Data Entry Services
OK, grasp the glass gently by the stem. Now swirl it around and sniff three times. All right, now take a sip, but make sure to keep your mouth slightly open. Hmm. There seems to be wine all over your shirt. Perhaps you should attend “Introduction to Wine,” held by NYC Wine Class (212-647-1875, nycwineclass.com) on Wednesdays starting May 19.
It’s a common misperception that vegans don’t like food—a misperception that may have something to do with the leaden rice dishes they sometimes consume. The discriminating dairy-free sweet tooth does exist, though, and she sure as hell isn’t eating Rice Dream. Learn the art of no-milk, no-eggs dessert making in “Chocolate Mania” at the Natural Gourmet Cookery School (212-645-5170, naturalgourmetschool.com). In one session on April 19, you’ll learn how to bake cakes, cookies, even chocolate hazelnut cream napoleons.
Don’t know your jin foo pei guen from your waw teep? The New School‘s Culinary Arts Center (212-255-4141, nsu.newschool.edu) will show you the difference between the delicacies and teach you how to make them in “Chinese Dumplings and Other Dim Sum,” taught in one session on April 29. [Izzy Grinspan]
The Maimouna Keita School of African Dance offers a freestyle discourse on pure movement on Monday nights with choreographer Ronald K. Brown (718-399-7867, maimounakeita.com). The $12 class starts off with a low-impact warm-up, followed by Brown’s unique movement vocabulary, which fuses modern, hip-hop, and African dance steps.
From the Senegalese dance tradition comes sabar, a highly invigorating rhythm that calls for hopping and leaping, coupled with wild, juxtaposing arms. Led by Babacar M’baye, this $16 two-hour class is offered Saturday nights at Djoniba Dance and Drum Center (212-477-3464, djoniba.com). A troupe of live drummers keep the movements and the spirits of dancers high.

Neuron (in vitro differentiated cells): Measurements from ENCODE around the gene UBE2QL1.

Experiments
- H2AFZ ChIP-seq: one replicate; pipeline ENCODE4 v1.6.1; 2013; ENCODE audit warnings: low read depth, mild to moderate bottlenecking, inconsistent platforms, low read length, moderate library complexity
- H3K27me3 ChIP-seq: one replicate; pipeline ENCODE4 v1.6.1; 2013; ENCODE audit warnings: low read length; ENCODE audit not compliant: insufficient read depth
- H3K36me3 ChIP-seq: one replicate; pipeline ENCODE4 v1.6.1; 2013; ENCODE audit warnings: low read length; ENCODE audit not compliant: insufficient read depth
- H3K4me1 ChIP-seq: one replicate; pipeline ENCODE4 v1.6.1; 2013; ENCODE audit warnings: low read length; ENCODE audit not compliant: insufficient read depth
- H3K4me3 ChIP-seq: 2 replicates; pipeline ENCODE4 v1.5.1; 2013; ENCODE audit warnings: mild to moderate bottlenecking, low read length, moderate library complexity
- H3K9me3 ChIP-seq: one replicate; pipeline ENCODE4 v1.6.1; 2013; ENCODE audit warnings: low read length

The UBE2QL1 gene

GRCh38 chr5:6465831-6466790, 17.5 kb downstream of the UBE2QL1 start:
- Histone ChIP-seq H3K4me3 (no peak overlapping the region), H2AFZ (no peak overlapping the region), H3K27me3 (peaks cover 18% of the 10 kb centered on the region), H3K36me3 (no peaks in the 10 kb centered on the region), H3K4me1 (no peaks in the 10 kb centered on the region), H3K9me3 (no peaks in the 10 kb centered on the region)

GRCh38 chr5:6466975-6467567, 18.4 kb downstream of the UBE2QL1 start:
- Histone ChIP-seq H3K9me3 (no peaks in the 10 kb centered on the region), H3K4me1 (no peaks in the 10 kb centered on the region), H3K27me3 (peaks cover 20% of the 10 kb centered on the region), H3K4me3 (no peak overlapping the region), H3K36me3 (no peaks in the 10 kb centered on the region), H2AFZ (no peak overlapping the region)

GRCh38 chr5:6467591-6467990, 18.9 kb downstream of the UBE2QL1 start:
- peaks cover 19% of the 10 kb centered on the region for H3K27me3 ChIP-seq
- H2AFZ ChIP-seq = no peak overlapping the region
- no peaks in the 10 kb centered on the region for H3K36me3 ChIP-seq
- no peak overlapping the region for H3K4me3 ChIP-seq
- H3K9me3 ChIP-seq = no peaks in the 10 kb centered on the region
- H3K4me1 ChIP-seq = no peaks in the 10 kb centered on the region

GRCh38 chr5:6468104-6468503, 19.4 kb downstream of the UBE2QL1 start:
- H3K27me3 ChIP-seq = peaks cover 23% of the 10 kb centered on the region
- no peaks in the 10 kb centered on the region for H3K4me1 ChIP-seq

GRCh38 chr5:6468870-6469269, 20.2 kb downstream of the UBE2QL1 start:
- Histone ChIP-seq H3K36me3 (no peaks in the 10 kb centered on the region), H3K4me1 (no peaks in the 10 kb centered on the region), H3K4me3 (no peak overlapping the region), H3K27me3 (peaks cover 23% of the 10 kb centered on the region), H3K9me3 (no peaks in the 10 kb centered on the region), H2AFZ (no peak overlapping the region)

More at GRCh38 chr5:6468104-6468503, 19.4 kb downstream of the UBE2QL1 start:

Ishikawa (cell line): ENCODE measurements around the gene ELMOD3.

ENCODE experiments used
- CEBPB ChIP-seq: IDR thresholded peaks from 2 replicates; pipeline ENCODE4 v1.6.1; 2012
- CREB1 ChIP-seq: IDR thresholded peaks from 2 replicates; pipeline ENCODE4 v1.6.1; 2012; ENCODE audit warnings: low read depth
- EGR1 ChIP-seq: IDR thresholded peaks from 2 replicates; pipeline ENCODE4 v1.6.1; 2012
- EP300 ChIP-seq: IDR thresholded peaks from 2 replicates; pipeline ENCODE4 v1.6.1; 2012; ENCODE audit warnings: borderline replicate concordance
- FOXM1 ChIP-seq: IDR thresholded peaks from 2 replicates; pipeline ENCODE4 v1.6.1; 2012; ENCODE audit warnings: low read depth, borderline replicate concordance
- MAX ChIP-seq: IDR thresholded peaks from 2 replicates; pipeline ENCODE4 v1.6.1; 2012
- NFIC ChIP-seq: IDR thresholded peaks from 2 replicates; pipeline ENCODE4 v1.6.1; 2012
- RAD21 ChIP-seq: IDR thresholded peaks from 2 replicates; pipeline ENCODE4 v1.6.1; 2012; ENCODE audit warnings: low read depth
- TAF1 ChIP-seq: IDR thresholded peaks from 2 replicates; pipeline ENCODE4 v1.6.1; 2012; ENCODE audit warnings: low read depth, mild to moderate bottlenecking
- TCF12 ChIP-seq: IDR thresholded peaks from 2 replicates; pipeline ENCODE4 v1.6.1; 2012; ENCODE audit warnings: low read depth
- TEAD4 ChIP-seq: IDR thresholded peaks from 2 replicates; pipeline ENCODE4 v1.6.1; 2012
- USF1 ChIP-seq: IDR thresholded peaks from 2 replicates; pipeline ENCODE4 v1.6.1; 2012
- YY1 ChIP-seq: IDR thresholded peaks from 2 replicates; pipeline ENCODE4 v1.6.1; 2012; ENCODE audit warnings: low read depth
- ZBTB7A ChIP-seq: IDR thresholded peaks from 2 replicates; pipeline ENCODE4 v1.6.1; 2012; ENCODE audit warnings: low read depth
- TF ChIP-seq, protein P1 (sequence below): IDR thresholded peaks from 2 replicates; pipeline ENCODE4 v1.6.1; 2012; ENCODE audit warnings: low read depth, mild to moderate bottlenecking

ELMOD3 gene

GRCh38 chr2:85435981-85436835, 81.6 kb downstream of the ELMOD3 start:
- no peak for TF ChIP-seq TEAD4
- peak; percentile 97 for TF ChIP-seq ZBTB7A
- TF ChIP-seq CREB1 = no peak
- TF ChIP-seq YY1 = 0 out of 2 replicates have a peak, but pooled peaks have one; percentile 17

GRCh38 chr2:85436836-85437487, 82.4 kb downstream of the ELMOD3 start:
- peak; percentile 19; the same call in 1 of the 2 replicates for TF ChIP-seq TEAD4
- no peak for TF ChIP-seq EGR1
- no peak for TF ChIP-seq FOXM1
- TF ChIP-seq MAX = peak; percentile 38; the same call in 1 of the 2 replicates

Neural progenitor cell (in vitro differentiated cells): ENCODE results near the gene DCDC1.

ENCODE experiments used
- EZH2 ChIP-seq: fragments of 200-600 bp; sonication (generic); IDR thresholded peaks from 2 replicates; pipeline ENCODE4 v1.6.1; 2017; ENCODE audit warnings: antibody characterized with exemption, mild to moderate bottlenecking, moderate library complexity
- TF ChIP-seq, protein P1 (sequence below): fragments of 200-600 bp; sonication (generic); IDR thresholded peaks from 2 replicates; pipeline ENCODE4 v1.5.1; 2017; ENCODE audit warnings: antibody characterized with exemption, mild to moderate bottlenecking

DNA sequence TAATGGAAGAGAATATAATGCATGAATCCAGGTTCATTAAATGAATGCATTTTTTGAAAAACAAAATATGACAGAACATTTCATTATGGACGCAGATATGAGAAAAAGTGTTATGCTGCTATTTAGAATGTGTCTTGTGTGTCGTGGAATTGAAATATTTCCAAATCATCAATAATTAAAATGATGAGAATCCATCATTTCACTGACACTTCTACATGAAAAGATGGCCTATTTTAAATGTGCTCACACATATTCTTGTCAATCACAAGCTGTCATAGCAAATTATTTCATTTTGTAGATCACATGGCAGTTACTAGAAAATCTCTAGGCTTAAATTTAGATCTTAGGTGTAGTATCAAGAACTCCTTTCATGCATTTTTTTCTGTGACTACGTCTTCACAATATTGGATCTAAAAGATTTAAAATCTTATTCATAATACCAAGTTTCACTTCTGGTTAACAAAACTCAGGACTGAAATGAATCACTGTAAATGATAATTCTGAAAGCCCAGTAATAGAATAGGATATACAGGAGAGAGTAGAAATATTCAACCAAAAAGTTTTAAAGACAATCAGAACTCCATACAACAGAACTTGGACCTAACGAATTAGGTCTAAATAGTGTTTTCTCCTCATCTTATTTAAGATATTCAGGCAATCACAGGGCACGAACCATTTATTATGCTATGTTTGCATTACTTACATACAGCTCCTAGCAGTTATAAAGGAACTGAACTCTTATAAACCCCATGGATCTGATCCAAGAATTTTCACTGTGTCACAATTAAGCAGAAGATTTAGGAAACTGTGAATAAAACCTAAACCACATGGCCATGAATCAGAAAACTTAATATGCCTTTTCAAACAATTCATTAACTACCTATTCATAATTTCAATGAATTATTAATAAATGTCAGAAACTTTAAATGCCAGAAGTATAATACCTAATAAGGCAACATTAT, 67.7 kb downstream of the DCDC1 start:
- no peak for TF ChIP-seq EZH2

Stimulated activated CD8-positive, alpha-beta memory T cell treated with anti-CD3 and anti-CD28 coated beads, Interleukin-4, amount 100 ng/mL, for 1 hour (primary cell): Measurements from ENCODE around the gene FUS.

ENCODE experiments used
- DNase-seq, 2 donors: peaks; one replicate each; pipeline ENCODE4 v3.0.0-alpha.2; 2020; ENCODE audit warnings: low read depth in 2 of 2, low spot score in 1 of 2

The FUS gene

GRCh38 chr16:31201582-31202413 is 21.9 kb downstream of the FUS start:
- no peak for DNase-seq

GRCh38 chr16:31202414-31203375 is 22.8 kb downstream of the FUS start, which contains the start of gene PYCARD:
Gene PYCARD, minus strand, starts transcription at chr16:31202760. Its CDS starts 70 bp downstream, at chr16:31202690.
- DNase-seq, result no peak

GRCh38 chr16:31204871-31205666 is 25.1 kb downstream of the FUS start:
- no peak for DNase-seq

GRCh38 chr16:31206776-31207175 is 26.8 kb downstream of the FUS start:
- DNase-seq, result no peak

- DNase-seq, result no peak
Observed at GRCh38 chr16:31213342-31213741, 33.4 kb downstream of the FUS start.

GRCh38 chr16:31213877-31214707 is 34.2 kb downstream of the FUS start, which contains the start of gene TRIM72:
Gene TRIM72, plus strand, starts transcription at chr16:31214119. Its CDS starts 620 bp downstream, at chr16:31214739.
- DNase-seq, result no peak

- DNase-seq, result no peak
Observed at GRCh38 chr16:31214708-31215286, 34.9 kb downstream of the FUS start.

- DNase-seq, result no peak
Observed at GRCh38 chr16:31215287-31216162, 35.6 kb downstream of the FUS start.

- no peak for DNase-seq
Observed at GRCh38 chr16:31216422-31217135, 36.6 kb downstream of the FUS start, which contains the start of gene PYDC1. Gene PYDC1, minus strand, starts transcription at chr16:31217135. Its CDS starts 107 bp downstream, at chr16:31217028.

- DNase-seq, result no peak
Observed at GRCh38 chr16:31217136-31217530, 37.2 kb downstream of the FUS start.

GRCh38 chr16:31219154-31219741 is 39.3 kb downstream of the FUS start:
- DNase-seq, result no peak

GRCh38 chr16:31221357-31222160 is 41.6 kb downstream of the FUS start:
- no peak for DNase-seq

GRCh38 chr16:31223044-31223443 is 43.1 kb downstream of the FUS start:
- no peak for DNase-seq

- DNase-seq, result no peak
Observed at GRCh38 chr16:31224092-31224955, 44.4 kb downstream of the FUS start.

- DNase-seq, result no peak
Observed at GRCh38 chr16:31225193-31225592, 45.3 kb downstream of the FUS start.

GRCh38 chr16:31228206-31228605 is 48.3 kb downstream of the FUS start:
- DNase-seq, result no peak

For a communal, free-spirited experience, consider the Contact Improvisation Jam (718-768-3492, groups. yahoo.com/group/contactnyc). There are no teachers, only students of movement who improvise at their own pace. The three-hour session will have you rolling, climbing, and connecting with one, two, or even three other bodies. At $5, the jam is both affordable and rewarding. [Monica Levette Clark]
Your high school drama teacher may still be talking about your legendary turn as Ado Annie or Sky Masterson, but that doesn’t mean you shouldn’t brush up your act. NYU‘s “Musical Theatre Performance” class (212-998-7171, scps.nyu.edu) focuses on the “performance tools” you’ll need to make it on Broadway—aside from a few mildly memorable TV credits and the ability to refrain from rolling your eyes when belting out Tim Rice lyrics. You’re on your own there.
You may never be paid for voicing your own opinions, but if you have a sonorous (or irritating) voice, own or can borrow a cassette recorder, and don’t mind a little anonymity, you can make a solid living voicing the opinions of others. Practice “Voiceover Techniques,” including reading commercial copy with enthusiasm, relaxing during auditions, and of course, networking, in NYU‘s course (212-998-7171, scps.nyu.edu) for beginners and pros alike.